After almost 40 years of teaching at Phillips, and my official retirement in 2015, I’m back in the classroom. I’m teaching Foundations of Psychotherapy and doing supervision in the counseling center. As the end of the semester approaches, here are some of my reflections on the experience.

When I returned to campus and met with our new students in August, I was a bit anxious. We were now part of Campbellsville University! Would there be changes that would affect the core principles of a Philips education? I’m delighted to report that all the changes are for the good, and all of what was so remarkable about Phillips remains.

What’s new and improved? One example from my course: thanks to Campbellsville, I now have Moodle, a “learning management system” that allows students to read their textbooks, view class handouts, power points or videos both in the classroom and at home at their convenience. This new technology really enhances my teaching. I can reduce lecture time and concentrate on experiential activity in the classroom.

Another example is what’s happening in Case Conference, our signature first-year course, in which students watch real therapy from behind a one-way mirror, and are gradually integrated as co-therapists. For the first time all our case conference groups are seeing FAMILIES! This means students won’t just know family systems theories from an academic perspective. They will be familiar with how those theories look in practice. As they move into clinical placements next term, they will be familiar with the pragmatics of managing more than one client in the room. They will be well-trained to earn the all-important relational hours of experience that MFT licensure requires.

So, what remains the same as in the “good old days?”   From my perspective, virtually everything important is still happening. Here’s a short list of oldies but goodies:

  • The integrated curriculum. Each course builds on and refers to others—class activities are not separate bits and pieces, where students are left to assemble the puzzle on their own. I know that the theories covered in my course are going to show up in Case Conference, and be revisited in ATM (Applied Therapeutic Methodology).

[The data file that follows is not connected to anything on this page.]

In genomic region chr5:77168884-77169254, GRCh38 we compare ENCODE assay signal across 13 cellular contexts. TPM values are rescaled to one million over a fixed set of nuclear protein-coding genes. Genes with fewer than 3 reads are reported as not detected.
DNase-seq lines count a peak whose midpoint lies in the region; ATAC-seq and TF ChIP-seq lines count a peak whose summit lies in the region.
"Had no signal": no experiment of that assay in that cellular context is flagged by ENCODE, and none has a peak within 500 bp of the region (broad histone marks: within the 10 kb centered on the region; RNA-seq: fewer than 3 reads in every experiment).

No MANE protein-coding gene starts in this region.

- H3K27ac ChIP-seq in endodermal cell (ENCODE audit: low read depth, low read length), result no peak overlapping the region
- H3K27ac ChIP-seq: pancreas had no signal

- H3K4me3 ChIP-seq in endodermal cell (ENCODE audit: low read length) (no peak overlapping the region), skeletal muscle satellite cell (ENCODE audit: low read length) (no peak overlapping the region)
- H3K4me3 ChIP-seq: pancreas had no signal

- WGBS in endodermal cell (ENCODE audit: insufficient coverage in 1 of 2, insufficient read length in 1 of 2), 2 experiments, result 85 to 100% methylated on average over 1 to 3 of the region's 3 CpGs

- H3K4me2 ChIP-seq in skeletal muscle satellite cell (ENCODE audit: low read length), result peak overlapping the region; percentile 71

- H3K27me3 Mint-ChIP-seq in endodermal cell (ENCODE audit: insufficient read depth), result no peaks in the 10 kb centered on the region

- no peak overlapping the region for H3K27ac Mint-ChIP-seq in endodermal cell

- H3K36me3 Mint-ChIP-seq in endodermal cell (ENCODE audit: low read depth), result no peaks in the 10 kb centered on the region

• The cohort model. It’s always been a key feature of the MFT program. Students spend a full day together each week, and the group becomes a testing ground for learning how systems operate. Our new group of students, like all my previous classes, is awesomely diverse. They have a variety of life experiences and skills, but all are truly engaged and dedicated to this new stage of professional development. Despite their diversity (or maybe because of it?) they are already bonded into a cohort that both supports and challenges their learning.
  • Faculty-student relationships that are non-hierarchical and yet respectful. I’m still “Kathy,” not “Professor Wexler.”
  • Cutting edge material in the classroom—I’m not just pulling old notes out of a file drawer. I’m updating to reflect what’s going on in our professional world.
  • Continuing relationships after graduation: All the faculty continue to mentor and keep in touch with graduates. I coach and train former students for their licensing exams. I see folks who were my students a few years ago coming back to teach seminars to pre-licensed therapists in our counseling center.

Beyond my own experience, I am delighted at what else is happening on campus. It’s a lively place, and not just because of the MFT students, trainees and associates. Recently, the MFT Stipend program held their orientation on campus. The MFT Consortium still meets at Phillips. And now Campbellsville has added special programs on campus from time to time. It’s exciting.

If you have been considering becoming an MFT, or you know someone who is considering this profession, you can feel confident in referring them to Phillips. Right now, the best way to do that is online. You can visit our website at https://phillips.campbellsville.edu/ to learn more.